True death may be the next stage of transition once the individual follows the light to its source. However, near death experiences are part of the paranormal canon not because the individual dies, but because they come back to tell of these strange visions. The subtle body or point of consciousness that is projected during this experience reintegrates with the physical body, often having been turned away from the light by a higher force informing the individual that it is not their time. When reintegration occurs, all bodily functions resume as normal and the individual returns to life.
People who undergo a near death experience almost universally come back changed. Nearly all lose their fear of death, and this is reflected in a new appreciation for life. Those who have a near death experience are also more serene in the face of obstacles, seeing difficulties in life no longer as tragedies but as tests or learning experiences. In addition to developing a new and positive attitude toward life and living, many return with previously undemonstrated psychic abilities. They may become empathic or telepathic. They may get visions of the future. Others may return with the ability to heal themselves and others with the power of thought alone. All of these newly awakened sensitivities often lead the experiencer to develop a more spiritual attitude, deepening their convictions in their previous religion or leading them to develop a new, more universally accepting spiritual path. The transformational qualities of a near death experience are somewhat humorously demonstrated by the case of Natasha, a five-year-old black macaque housed at an Israeli zoo. After nearly dying from a severe case of stomach flu in the summer of 2004, Natasha began to walk upright exclusively, mimicking humans. Aside from speculating on possible brain damage, Natasha's handlers had no good explanation for the monkey's change in behavior after her brush with death.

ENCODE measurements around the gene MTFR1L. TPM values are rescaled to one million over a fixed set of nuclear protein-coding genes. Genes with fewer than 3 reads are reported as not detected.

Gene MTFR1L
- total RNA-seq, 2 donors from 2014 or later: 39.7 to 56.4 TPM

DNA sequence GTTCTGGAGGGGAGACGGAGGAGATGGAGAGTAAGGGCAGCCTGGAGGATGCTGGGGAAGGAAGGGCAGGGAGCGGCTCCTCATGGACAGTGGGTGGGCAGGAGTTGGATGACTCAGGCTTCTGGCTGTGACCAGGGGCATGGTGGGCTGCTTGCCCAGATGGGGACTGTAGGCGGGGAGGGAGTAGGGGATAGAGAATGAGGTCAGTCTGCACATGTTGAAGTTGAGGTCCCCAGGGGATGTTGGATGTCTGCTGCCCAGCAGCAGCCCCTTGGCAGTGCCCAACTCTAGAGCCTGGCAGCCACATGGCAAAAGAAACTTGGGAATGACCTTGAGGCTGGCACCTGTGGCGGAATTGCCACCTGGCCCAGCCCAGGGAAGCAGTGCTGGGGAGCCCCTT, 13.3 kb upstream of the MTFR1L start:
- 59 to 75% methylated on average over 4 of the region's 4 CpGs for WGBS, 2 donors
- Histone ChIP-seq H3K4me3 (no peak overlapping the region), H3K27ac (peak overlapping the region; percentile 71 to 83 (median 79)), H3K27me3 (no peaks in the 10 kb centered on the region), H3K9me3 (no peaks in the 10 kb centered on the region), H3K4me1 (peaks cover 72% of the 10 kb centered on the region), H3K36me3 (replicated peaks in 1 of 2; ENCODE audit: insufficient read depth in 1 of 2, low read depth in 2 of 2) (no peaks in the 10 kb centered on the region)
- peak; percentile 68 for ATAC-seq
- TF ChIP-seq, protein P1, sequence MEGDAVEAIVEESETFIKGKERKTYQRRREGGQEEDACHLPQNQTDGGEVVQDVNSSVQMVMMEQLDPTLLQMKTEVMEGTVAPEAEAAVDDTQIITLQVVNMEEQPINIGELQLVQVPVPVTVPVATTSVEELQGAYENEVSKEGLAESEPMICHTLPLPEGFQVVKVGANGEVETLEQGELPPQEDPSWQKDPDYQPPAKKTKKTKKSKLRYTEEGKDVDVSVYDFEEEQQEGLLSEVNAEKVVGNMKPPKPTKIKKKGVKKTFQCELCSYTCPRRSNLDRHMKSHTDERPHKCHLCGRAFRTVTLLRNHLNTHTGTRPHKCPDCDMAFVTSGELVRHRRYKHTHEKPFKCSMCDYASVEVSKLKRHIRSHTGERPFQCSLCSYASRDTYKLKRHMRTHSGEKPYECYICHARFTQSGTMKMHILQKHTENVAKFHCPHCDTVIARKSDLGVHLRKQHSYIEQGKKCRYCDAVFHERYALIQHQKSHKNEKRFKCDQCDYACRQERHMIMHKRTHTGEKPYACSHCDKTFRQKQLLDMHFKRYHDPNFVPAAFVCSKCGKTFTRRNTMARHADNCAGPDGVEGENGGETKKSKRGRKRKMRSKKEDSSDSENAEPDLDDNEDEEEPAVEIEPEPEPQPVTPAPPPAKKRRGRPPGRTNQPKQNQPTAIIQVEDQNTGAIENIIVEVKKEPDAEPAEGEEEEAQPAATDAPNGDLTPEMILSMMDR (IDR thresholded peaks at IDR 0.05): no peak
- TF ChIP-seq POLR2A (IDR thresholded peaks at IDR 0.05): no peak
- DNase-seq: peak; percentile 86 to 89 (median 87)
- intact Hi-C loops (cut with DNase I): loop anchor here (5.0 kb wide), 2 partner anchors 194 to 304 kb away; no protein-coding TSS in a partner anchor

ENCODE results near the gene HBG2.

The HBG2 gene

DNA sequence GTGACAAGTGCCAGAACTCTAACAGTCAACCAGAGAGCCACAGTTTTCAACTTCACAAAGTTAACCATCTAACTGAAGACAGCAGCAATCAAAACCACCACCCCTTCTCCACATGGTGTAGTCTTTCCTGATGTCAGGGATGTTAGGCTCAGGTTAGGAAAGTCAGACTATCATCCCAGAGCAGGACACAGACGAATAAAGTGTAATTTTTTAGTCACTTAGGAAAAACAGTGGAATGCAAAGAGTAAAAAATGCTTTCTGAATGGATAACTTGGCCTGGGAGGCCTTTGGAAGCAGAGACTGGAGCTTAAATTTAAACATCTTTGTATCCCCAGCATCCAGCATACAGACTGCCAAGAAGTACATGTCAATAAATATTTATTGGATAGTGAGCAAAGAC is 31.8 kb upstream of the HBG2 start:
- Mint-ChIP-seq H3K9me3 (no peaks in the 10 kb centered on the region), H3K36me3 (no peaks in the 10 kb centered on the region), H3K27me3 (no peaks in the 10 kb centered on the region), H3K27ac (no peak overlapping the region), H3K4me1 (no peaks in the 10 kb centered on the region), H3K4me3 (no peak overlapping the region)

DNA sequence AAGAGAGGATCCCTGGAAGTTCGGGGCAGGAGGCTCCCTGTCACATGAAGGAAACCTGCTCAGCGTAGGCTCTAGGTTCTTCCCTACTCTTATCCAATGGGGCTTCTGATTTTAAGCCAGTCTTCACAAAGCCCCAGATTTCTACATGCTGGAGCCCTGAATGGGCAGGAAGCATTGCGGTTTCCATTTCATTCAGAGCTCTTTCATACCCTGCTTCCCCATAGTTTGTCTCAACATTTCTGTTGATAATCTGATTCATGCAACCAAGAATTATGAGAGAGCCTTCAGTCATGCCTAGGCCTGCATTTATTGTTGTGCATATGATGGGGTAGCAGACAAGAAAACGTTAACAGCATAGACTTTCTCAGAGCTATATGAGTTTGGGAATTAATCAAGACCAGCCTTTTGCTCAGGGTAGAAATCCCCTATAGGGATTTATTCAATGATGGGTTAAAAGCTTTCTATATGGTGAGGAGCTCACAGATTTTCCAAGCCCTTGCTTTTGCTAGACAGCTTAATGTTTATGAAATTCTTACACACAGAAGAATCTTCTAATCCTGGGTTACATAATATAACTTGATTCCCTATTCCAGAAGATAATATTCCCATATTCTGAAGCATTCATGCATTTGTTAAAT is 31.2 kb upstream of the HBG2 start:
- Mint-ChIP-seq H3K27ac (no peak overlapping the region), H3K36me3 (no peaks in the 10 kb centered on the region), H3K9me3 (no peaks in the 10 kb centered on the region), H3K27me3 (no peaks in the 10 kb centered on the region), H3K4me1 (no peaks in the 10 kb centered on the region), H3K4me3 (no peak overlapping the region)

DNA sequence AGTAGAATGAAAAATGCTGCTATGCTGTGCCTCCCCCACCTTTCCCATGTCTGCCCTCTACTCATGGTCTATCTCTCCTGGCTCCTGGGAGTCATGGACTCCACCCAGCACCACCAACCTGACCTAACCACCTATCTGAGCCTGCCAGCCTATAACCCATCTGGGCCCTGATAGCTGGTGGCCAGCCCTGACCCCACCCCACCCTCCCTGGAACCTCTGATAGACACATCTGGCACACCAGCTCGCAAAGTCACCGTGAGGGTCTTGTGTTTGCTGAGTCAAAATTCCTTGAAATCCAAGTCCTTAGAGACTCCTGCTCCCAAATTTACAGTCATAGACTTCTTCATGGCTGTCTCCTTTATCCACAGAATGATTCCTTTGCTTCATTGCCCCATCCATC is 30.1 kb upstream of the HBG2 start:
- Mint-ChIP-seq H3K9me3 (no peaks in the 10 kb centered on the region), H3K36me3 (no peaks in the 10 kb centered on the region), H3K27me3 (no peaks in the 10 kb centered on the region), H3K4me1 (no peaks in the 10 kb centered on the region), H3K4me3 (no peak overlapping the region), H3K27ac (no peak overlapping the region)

Harnessing the Liminal State
In shamanism, Tibetan Buddhism, and a surprisingly wide number of ancient traditions, near death experience was not just something that happened accidentally. Through trance, meditation, and other techniques, NDEs were actively sought out for their transformational qualities. In shamanism, near death experience was an initiatory technique that opened the fledgling shaman to new powers and a new way of looking at both life and death. In Tibetan Buddhism, meditations that allowed the student to essentially practice dying endowed the individual with a great ability to harness the transition of actual physical death, using this to launch the spirit into higher states of being. Some of the many benefits of harnessing these near death states involved a greater sense of peace about life, a loss of the fear of death, and a profoundly improved ability to communicate with the world of spirits. The death and rebirth inherent in an NDE helped the experiencer to achieve a very special state of balance between life and death.